VESTAL (WBNG) -- The opioid epidemic is a problem in our area and across the nation. This is a reality that people know all too well, but Binghamton University's School of Pharmacy and Pharmaceutical Sciences is offering Narcan training to students and faculty for the first Wednesday of each month.
This initiative is part of the larger New York State's Opioid Overdose Prevention Program. It gives people the opportunity to help in the event of an overdose.
On Wednesday, attendees learned how to use Narcan, a prescription medication that reverses and opioid overdose. One student, Eva Kristoferson, wanted to get certified for a personal reason.
"Unfortunately a family friend of mine overdosed on heroin about a year ago," Kristoferson said.
Instead of focusing on prevention drug use, she said it's time to get trained.
"I think with enough education and outreach programs maybe we could dissuade people from using it, but for the mean time, being trained to help them with overdoses is more important than educating on not to use it," Kristoferson said.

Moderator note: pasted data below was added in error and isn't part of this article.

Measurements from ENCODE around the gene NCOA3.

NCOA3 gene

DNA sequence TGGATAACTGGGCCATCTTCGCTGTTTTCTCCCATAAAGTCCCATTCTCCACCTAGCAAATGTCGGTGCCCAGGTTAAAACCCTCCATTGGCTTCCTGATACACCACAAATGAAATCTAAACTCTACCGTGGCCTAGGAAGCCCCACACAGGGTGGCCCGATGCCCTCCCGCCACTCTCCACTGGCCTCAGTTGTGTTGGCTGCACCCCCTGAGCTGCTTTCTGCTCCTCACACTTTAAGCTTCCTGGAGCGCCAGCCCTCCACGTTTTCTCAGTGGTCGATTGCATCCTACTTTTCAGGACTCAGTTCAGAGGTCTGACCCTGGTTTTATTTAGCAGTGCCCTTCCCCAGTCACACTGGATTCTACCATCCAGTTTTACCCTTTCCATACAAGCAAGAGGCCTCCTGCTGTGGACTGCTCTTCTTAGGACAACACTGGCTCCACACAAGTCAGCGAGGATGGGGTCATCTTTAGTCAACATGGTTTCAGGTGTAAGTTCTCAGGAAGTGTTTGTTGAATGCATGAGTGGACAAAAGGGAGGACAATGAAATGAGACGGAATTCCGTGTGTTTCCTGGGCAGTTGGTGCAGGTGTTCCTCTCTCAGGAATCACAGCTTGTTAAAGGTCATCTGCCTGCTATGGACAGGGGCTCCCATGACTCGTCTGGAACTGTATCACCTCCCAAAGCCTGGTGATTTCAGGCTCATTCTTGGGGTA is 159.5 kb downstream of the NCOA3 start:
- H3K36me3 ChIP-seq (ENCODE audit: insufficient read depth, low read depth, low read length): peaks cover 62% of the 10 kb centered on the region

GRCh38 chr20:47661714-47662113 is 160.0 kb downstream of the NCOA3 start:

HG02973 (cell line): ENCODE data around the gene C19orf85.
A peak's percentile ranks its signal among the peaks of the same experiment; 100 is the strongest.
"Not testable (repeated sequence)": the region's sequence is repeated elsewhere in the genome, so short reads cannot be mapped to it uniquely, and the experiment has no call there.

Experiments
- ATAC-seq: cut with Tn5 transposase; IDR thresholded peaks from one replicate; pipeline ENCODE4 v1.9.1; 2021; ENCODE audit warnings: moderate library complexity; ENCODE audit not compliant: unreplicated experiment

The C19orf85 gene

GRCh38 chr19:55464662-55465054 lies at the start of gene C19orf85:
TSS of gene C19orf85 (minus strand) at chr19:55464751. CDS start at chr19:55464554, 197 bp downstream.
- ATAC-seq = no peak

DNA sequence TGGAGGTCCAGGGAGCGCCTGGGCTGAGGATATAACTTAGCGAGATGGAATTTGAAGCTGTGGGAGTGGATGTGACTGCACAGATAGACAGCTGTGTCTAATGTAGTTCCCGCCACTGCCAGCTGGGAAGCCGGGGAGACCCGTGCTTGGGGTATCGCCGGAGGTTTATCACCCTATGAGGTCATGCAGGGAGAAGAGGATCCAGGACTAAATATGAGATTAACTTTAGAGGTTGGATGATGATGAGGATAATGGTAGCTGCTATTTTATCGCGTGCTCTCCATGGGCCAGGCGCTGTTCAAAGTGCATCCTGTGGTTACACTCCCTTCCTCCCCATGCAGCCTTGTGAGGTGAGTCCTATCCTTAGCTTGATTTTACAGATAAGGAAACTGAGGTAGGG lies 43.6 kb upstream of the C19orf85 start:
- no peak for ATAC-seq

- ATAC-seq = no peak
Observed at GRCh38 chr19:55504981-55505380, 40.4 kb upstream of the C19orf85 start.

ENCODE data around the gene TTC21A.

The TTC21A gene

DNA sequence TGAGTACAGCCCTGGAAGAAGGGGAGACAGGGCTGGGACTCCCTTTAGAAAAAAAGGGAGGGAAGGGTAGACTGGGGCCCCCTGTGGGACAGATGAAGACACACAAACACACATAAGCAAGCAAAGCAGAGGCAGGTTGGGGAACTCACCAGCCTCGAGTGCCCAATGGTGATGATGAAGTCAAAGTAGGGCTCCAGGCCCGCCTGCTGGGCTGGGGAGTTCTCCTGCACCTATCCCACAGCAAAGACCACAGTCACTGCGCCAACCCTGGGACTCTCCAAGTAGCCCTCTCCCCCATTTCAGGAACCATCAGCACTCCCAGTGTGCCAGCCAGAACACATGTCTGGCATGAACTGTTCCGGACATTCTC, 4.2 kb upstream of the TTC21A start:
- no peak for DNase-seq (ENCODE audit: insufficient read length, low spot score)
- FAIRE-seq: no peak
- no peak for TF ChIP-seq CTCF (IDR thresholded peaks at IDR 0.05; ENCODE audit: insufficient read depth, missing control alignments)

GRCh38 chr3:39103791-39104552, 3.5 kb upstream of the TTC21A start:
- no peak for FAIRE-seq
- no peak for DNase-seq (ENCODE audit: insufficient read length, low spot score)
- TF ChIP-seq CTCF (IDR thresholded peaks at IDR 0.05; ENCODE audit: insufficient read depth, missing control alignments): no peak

She says this is an important program because saving a life could happen anywhere.
"People can be downtown and see someone who needs this and if they have the Narcan on them, it could be a great opportunity to use it," she said.
Bennett Doughty, Narcan certified trainer and clinical assistant professor at BU said these programs are imperative, especially in our area.
"Broome County is one of the leading opioid overdose deaths area, so it's not really something we want to be leading in so by targeting the large population here in Binghamton, we hope to have a lot of impact throughout the communities," Doughty said.
Opioid overdoses impact more people than some may think. Doughty said the overdoses affect up to 130 people a day.
"This is affecting really everybody, not really just that one stereotypical image of that one substance use disorder patient," he said.
Attendees left the event with their own Narcan kit and certification card, ready to help break the silence.
"There's so much stigma in it," Doughty said. "We really want to start talking about it more to decrease the stigma."